Red state Democratic Sen. Claire McCaskill faces Trump barrage as she opposes Kavanaugh nomination

  • Sen. Claire McCaskill opposes President Donald Trump's Supreme Court nominee Brett Kavanaugh, as the president heads to her state for a rally on Friday.
  • Trump will rally in Missouri for state Attorney General Josh Hawley, who is challenging McCaskill in one of the year's most important Senate races.
  • Trump will likely hammer McCaskill over her decision, though voters in the state appear to care more about health care than the Supreme Court.
President Donald Trump (R) listens while US Senate candidate from Missouri Josh Hawley (L) speaks at the Veterans of Foreign Wars of the United States National Convention July 24, 2018 in Kansas City, Missouri.
Brendan Smialowski | AFP | Getty Images
President Donald Trump (R) listens while US Senate candidate from Missouri Josh Hawley (L) speaks at the Veterans of Foreign Wars of the United States National Convention July 24, 2018 in Kansas City, Missouri.

Sen. Claire McCaskill's fight for her political life just got more complicated.

The Missouri Democrat said Wednesday she will oppose President Donald Trump's Supreme Court nominee Brett Kavanaugh. McCaskill, deadlocked in her re-election bid in a state where the president triumphed in 2016, also voted against Justice Neil Gorsuch's confirmation last year.

McCaskill's stated opposition to Kavanaugh hands more fodder to Republicans in the red state, who have already hammered the senator over her reluctance to openly support him. The president heads to Missouri on Friday, when he will likely slam McCaskill for her vote as he rallies support for her challenger, Missouri's GOP Attorney General Josh Hawley.

McCaskill, saying Kavanaugh will boost the influence of wealthy donors in elections, became the first of the five most vulnerable Senate Democrats to oppose Trump's choice. The GOP onslaught against McCaskill foreshadows what her four colleagues running in states Trump won easily could face in the six weeks before November if they join her in opposing Trump's court pick.

Hawley and national Republicans pounced on McCaskill's decision. The state attorney general called her a "Washington liberal" and questioned her reasoning, arguing the senator has not shared enough about her own family's finances. The National Republican Senatorial Committee, the Senate GOP's campaign arm, also contended McCaskill's move shows she has moved too far to the left.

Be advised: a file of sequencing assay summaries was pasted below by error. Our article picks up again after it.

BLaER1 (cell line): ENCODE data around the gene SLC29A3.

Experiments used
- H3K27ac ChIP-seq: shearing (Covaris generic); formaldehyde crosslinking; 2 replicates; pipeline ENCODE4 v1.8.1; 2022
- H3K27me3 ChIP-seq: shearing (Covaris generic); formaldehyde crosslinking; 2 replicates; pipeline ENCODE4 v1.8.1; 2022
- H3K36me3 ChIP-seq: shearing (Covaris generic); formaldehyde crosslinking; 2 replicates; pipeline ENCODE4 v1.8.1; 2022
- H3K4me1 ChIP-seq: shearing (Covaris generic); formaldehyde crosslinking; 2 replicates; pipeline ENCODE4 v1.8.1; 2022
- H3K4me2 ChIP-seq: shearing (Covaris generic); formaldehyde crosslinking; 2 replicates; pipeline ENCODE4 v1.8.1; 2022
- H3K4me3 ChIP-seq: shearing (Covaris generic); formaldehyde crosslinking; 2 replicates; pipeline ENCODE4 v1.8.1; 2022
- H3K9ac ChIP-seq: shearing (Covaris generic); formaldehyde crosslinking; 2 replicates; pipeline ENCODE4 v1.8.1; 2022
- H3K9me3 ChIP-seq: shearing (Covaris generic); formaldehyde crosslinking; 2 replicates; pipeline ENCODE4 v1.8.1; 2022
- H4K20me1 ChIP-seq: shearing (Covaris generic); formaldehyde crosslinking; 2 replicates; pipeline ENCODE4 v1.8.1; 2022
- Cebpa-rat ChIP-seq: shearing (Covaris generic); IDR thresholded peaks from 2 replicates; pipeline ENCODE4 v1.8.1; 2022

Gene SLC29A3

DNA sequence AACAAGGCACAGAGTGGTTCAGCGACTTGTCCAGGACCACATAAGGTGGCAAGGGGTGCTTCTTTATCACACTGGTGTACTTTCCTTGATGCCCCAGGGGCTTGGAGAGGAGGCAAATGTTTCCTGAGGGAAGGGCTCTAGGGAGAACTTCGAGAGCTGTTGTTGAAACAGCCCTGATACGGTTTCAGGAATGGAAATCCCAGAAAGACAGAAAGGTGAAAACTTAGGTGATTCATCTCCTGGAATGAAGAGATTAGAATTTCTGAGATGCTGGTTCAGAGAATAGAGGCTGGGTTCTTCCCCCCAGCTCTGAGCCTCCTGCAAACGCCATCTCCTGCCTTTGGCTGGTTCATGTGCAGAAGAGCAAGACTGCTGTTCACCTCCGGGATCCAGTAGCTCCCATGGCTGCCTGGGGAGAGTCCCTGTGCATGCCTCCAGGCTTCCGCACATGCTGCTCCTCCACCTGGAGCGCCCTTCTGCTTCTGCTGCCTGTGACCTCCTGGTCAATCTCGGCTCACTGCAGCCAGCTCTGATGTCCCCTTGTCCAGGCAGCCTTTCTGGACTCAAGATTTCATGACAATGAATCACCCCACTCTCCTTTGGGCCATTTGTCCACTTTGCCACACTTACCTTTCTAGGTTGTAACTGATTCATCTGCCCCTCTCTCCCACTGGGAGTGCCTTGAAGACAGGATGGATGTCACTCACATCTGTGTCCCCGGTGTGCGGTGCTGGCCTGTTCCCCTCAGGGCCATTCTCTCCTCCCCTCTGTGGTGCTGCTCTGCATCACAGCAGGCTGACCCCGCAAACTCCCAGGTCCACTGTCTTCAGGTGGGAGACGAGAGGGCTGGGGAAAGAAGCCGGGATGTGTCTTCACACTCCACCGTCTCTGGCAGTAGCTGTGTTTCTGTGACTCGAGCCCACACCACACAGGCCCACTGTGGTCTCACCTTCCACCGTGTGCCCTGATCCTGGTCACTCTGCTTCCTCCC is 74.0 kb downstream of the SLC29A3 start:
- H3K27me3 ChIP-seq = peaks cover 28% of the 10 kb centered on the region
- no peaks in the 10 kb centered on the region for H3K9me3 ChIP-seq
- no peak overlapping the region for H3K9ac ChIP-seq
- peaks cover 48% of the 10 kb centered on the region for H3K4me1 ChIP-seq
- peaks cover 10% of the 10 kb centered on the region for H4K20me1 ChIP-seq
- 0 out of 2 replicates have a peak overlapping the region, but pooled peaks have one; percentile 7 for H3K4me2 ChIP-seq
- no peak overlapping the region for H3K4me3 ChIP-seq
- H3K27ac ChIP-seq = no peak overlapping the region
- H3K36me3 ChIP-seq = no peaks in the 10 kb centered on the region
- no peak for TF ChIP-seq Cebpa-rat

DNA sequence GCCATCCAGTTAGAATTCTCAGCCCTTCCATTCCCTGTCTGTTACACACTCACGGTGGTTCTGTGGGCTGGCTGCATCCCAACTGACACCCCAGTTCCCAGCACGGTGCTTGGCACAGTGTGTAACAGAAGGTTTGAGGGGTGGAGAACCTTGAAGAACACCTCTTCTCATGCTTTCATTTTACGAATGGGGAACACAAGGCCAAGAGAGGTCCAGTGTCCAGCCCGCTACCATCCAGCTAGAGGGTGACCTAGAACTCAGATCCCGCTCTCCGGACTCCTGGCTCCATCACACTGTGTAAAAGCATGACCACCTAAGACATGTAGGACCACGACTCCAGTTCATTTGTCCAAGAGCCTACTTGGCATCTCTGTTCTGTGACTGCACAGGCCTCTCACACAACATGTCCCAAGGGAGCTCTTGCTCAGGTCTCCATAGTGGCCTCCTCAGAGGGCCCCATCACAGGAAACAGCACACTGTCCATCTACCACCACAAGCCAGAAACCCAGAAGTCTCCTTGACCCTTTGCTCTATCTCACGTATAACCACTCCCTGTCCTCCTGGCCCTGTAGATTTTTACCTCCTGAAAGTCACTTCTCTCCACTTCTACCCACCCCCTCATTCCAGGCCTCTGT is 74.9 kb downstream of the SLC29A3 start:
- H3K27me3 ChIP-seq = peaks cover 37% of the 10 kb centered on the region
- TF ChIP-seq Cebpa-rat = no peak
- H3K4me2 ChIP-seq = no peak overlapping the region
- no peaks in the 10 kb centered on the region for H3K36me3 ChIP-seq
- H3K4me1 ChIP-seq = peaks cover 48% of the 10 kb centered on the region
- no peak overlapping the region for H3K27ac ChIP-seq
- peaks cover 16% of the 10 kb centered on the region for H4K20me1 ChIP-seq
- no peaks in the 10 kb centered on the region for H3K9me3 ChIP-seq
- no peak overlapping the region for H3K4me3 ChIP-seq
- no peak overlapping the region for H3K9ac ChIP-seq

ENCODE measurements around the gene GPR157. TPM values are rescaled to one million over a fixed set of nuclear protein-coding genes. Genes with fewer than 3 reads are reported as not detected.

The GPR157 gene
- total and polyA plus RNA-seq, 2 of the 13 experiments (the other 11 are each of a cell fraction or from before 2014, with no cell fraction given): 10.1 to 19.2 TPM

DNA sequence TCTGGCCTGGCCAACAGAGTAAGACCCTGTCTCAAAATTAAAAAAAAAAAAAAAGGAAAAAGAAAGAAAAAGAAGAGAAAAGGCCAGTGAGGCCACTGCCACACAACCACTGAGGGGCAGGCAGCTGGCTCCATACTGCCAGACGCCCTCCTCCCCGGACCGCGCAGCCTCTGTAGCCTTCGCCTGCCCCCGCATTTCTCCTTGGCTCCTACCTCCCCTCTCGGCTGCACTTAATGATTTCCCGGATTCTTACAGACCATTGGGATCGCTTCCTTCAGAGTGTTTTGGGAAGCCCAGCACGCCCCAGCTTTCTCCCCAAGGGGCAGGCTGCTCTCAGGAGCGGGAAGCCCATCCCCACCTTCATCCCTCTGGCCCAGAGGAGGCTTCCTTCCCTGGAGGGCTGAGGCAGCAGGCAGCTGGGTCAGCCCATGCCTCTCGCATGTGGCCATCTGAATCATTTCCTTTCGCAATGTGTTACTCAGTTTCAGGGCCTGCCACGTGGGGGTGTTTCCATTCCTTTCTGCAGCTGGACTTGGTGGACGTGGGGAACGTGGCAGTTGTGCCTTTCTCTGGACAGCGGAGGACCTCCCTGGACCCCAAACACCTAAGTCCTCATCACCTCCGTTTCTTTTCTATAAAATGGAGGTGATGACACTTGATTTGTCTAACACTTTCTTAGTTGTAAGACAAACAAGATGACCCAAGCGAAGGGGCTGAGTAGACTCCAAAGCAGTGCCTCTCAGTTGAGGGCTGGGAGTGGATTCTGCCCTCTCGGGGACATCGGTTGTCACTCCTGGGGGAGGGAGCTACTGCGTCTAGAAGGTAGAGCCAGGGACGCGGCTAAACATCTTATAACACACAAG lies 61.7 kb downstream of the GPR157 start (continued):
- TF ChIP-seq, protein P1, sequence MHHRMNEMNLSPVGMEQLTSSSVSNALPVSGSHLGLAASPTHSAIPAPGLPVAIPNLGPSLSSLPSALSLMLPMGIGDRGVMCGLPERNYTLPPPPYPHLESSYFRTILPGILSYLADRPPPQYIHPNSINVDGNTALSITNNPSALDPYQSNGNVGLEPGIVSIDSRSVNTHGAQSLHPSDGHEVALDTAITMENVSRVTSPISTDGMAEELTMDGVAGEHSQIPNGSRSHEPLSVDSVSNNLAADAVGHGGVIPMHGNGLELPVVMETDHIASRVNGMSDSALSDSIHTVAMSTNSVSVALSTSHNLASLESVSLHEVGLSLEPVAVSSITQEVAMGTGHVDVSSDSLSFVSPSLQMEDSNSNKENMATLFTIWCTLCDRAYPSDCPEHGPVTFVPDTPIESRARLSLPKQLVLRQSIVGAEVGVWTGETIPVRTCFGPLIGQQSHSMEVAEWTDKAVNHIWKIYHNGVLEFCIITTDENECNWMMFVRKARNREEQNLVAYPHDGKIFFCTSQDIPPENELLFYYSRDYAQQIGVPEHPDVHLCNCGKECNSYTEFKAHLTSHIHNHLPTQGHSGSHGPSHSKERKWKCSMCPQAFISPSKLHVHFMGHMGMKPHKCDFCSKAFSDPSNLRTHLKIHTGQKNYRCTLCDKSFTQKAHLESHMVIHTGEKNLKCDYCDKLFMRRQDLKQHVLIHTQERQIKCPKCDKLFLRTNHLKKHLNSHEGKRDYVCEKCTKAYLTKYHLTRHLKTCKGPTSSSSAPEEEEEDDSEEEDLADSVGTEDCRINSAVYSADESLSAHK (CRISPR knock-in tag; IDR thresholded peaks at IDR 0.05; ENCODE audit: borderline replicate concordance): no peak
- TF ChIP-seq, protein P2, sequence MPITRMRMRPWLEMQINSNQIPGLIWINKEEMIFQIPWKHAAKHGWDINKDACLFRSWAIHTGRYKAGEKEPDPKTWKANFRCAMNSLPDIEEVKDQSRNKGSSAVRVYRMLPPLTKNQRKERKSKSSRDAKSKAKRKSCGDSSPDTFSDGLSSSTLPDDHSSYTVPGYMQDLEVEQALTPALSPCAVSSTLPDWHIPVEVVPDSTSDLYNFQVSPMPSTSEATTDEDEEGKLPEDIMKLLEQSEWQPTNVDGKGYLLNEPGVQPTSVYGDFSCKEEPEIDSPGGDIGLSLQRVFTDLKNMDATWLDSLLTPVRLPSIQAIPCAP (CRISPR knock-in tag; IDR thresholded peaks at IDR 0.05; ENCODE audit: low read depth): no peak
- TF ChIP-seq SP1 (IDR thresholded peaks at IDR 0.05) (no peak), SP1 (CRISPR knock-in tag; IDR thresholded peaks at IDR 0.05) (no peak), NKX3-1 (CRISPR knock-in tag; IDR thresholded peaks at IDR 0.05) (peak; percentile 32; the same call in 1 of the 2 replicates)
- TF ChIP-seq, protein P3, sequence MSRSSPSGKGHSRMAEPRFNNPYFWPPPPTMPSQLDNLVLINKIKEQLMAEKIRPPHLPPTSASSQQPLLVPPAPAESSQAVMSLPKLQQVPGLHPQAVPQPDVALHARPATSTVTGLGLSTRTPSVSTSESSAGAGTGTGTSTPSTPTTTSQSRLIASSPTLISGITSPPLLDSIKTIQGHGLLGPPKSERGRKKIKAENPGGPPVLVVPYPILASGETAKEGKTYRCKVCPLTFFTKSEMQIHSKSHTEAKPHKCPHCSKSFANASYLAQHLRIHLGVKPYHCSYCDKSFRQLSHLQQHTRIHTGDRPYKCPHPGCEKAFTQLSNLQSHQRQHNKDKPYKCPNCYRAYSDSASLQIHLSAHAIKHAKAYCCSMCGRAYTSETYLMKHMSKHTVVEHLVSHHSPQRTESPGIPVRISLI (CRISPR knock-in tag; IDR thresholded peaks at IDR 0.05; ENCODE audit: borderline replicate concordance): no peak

A sexual assault allegation against Kavanaugh — which McCaskill said her "decision is not based on" — has thrown his confirmation into doubt. The accusation, which the federal appeals judge denies, dominated conversation in Washington and on cable news this week as Republicans try to confirm him before the midterms. Hawley supports Kavanaugh's confirmation and wants both him and his accuser, California college professor Christine Blasey Ford, to testify.

Despite the GOP's attacks over McCaskill's Supreme Court vote, some in Missouri say it will have limited effect on her push for re-election in November.

"I am skeptical that many votes hinge on Senator McCaskill's stance on Kavanaugh, one way or the other," Peverill Squire, a political science professor at the University of Missouri, wrote to CNBC. "While his nomination has consumed Washington, it does not appear to be a central issue for most Missourians."

The senator's decision on Kavanaugh had nothing to do with her re-election bid, McCaskill's campaign said. In addition, her campaign noted that polling in Missouri generally shows voters care most about health care. McCaskill has slammed Hawley on the issue, as he joined other state attorneys general in signing on to a lawsuit challenging pre-existing conditions coverage under the Affordable Care Act.

Sen. Claire McCaskill, D-Mo.
Bill Clark | CQ Roll Call | Getty Images
Sen. Claire McCaskill, D-Mo.

Other surveys suggest voters may not care all that much about Kavanaugh getting confirmed. Opposition to the appeals judge rose among registered voters nationally in the last month following his confirmation hearings and the assault allegation, according to an NBC News/Wall Street Journal poll released Thursday. Only 34 percent of voters want him on the top U.S. court, versus 38 percent who oppose his confirmation, it found.